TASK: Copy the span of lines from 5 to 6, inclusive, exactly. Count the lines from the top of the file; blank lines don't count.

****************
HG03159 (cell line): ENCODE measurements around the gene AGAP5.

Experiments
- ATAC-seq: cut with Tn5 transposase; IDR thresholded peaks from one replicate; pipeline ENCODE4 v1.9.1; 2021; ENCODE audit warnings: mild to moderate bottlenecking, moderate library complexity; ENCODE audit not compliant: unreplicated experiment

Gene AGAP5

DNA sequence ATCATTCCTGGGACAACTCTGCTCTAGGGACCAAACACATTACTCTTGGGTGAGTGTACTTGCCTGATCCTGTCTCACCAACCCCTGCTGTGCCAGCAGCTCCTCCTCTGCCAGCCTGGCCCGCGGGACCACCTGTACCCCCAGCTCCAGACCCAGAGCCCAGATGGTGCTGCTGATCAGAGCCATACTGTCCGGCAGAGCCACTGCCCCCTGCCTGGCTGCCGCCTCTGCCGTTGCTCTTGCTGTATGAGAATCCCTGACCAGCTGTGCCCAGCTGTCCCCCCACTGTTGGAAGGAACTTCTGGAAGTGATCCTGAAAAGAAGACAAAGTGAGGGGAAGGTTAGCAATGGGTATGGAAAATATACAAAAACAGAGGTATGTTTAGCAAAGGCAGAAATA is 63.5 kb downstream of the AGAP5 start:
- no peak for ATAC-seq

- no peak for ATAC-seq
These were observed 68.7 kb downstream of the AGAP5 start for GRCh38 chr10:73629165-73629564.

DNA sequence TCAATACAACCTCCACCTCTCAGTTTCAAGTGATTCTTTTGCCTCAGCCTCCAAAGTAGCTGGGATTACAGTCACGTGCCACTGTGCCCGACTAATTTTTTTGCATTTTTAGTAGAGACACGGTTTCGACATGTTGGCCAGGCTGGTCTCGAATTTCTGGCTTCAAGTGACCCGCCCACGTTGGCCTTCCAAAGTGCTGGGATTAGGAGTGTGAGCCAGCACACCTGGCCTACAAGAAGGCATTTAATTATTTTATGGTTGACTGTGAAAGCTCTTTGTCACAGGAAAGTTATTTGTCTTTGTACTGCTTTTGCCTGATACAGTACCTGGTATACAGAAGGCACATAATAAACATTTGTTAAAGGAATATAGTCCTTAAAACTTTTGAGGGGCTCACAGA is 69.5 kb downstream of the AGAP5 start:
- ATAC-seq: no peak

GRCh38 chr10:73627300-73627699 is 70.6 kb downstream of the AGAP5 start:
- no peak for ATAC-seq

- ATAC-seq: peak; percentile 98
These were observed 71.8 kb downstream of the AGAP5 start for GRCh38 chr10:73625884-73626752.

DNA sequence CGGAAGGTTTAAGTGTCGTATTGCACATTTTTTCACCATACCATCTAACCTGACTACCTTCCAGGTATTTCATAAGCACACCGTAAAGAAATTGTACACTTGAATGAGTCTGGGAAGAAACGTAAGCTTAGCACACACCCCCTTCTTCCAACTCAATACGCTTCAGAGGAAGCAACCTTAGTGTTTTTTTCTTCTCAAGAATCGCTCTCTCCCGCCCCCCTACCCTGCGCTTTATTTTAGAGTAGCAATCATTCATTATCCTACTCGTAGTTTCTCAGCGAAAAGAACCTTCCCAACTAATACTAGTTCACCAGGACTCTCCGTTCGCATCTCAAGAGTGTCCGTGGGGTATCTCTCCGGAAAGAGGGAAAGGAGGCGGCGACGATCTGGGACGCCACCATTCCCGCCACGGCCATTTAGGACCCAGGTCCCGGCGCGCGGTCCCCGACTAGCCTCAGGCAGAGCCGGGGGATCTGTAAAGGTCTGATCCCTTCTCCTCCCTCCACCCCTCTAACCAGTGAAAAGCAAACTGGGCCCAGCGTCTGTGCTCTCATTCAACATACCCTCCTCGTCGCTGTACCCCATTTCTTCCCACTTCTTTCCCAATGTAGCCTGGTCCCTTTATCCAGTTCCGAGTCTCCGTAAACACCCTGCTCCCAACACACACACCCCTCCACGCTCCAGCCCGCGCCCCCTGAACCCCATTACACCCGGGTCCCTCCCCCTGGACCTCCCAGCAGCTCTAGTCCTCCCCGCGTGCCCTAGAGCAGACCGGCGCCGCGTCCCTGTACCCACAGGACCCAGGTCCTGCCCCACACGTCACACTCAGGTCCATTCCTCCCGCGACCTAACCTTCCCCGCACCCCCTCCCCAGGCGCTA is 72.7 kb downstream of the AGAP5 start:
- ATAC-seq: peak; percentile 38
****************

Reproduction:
DNA sequence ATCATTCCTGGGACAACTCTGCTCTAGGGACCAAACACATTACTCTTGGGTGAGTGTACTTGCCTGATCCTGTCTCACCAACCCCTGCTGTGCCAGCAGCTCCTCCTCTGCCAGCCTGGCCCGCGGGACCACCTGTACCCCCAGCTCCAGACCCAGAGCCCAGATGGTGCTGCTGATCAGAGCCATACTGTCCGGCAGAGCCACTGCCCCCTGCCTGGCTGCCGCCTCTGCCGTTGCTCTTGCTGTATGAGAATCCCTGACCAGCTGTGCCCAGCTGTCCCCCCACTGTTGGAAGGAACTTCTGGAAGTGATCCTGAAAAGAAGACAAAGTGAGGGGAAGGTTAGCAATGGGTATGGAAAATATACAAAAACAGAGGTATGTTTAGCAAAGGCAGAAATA is 63.5 kb downstream of the AGAP5 start:
- no peak for ATAC-seq